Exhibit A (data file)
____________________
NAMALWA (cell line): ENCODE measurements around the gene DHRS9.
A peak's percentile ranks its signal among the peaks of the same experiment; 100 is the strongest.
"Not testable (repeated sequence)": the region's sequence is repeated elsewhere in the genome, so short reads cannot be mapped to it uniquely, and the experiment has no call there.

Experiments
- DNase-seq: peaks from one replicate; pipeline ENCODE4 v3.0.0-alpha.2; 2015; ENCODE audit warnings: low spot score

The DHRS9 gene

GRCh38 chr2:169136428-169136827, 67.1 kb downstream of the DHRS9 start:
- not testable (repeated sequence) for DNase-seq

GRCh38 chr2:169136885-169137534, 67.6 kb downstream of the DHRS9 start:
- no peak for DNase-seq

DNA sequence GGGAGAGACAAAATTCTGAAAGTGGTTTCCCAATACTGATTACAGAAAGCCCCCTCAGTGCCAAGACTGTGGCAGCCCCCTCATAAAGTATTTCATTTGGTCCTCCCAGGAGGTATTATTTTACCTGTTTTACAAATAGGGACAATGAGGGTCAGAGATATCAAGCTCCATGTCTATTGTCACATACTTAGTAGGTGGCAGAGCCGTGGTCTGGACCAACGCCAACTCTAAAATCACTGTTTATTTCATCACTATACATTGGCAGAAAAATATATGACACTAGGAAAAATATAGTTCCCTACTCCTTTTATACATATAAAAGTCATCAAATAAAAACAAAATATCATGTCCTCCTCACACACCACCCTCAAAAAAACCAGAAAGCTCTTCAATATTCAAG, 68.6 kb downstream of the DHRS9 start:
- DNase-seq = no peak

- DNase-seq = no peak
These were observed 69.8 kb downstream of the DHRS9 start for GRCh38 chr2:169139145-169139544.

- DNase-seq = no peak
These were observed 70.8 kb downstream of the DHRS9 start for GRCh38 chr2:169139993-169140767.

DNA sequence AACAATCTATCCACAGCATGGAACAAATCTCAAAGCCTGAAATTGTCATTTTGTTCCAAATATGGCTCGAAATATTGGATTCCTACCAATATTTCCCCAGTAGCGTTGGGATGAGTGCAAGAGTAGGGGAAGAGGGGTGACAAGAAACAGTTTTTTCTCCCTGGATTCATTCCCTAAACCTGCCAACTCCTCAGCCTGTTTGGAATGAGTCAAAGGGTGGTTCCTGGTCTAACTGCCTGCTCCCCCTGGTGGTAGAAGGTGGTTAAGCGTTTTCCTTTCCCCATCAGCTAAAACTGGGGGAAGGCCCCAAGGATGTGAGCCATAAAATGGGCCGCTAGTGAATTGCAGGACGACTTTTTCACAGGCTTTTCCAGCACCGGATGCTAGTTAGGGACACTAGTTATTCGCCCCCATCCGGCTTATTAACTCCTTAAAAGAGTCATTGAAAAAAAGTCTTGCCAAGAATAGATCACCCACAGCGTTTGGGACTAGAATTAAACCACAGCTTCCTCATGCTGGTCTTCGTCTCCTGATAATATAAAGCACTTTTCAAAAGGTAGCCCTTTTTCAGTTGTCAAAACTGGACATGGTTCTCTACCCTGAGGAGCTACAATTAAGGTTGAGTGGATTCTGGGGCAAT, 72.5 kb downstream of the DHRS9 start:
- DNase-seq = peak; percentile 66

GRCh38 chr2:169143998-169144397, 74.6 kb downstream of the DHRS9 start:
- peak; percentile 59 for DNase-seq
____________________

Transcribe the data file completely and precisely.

NAMALWA (cell line): ENCODE measurements around the gene DHRS9.
A peak's percentile ranks its signal among the peaks of the same experiment; 100 is the strongest.
"Not testable (repeated sequence)": the region's sequence is repeated elsewhere in the genome, so short reads cannot be mapped to it uniquely, and the experiment has no call there.

Experiments
- DNase-seq: peaks from one replicate; pipeline ENCODE4 v3.0.0-alpha.2; 2015; ENCODE audit warnings: low spot score

The DHRS9 gene

GRCh38 chr2:169136428-169136827, 67.1 kb downstream of the DHRS9 start:
- not testable (repeated sequence) for DNase-seq

GRCh38 chr2:169136885-169137534, 67.6 kb downstream of the DHRS9 start:
- no peak for DNase-seq

DNA sequence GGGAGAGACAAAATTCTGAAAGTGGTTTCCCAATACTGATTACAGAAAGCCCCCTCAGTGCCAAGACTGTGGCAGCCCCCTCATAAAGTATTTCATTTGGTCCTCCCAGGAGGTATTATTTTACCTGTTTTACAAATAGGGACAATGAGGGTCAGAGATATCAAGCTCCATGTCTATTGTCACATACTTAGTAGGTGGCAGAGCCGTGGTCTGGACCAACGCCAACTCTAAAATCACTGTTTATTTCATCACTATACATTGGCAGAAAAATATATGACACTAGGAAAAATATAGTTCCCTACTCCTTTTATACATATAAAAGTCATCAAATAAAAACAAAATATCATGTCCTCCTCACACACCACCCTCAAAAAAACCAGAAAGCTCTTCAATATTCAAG, 68.6 kb downstream of the DHRS9 start:
- DNase-seq = no peak

- DNase-seq = no peak
These were observed 69.8 kb downstream of the DHRS9 start for GRCh38 chr2:169139145-169139544.

- DNase-seq = no peak
These were observed 70.8 kb downstream of the DHRS9 start for GRCh38 chr2:169139993-169140767.

DNA sequence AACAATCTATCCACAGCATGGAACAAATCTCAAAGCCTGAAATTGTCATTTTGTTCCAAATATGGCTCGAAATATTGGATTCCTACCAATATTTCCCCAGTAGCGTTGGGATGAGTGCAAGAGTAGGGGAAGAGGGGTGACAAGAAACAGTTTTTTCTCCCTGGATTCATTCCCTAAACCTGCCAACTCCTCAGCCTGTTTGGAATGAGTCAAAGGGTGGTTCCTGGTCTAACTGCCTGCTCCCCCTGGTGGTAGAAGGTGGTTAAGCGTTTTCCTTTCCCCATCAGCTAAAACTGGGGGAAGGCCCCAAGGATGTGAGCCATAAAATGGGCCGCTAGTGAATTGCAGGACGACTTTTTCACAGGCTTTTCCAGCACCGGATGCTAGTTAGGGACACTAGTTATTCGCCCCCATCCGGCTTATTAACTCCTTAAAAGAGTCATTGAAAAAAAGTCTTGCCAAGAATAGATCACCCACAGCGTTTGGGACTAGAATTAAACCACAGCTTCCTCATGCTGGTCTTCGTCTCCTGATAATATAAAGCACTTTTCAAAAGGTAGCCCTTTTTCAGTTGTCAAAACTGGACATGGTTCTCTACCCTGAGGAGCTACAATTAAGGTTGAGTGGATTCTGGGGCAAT, 72.5 kb downstream of the DHRS9 start:
- DNase-seq = peak; percentile 66

GRCh38 chr2:169143998-169144397, 74.6 kb downstream of the DHRS9 start:
- peak; percentile 59 for DNase-seq